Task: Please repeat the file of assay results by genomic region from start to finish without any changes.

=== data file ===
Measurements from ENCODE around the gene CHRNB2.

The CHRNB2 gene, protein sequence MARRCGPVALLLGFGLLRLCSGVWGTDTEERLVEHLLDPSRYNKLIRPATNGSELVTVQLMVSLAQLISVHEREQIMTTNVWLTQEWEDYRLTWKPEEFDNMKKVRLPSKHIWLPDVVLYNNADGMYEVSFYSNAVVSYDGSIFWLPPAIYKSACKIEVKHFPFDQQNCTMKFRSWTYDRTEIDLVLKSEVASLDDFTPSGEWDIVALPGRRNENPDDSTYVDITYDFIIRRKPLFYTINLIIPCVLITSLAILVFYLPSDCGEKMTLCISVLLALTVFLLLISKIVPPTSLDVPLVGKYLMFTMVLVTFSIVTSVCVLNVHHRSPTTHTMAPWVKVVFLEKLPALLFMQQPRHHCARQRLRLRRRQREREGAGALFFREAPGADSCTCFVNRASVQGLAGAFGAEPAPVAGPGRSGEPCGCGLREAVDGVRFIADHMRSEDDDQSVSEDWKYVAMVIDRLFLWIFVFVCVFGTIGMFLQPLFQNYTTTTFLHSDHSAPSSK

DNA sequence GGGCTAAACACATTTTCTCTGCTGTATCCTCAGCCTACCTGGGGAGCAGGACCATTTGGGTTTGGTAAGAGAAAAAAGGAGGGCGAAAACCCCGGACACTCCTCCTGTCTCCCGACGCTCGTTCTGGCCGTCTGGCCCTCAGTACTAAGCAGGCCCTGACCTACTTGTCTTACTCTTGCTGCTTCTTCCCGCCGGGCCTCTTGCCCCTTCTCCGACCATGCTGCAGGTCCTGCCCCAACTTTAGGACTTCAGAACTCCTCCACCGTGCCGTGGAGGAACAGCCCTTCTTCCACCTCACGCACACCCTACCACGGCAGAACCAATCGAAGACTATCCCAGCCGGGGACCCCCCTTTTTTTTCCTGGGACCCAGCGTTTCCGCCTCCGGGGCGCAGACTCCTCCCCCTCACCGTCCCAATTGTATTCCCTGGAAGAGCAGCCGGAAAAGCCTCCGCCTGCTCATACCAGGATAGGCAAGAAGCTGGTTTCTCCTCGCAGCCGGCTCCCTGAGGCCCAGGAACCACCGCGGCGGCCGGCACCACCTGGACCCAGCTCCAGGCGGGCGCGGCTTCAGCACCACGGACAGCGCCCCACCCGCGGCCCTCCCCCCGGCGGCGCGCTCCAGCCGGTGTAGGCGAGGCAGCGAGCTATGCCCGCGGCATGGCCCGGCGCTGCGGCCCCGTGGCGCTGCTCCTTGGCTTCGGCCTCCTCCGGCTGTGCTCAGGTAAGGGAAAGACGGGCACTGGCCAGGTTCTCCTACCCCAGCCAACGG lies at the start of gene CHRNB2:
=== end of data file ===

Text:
Measurements from ENCODE around the gene CHRNB2.

The CHRNB2 gene, protein sequence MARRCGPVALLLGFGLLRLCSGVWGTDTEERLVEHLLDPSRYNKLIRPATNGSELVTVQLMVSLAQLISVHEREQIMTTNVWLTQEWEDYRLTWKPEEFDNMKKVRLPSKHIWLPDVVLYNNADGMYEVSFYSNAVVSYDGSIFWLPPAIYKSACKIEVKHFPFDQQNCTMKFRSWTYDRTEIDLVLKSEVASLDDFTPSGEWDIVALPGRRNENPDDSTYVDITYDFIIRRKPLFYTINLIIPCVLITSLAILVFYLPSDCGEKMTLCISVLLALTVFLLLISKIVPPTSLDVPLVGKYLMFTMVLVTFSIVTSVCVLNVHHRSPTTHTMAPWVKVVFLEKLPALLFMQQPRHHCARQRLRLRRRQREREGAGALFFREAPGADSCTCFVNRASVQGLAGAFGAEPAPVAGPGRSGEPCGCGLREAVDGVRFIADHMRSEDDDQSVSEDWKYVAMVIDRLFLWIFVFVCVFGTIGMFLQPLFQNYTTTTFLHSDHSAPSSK

DNA sequence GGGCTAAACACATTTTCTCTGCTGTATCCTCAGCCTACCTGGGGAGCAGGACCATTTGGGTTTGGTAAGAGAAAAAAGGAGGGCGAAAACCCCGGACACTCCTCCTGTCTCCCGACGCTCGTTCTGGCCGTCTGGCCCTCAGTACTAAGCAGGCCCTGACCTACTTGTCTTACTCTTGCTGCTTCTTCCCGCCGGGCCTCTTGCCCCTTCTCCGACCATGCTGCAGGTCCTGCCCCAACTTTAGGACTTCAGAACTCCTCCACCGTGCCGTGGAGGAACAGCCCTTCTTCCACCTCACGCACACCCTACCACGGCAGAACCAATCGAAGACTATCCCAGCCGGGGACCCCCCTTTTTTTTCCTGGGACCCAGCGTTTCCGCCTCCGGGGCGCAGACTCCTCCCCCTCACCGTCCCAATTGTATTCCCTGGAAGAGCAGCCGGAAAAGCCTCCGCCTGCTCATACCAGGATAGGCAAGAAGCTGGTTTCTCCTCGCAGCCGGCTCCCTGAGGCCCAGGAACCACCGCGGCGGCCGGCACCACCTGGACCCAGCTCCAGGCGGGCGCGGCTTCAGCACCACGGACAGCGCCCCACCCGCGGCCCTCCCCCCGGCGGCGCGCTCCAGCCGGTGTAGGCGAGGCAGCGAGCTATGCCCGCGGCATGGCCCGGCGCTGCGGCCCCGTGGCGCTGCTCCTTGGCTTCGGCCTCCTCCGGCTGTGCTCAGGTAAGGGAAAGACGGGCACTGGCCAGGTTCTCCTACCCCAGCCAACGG lies at the start of gene CHRNB2: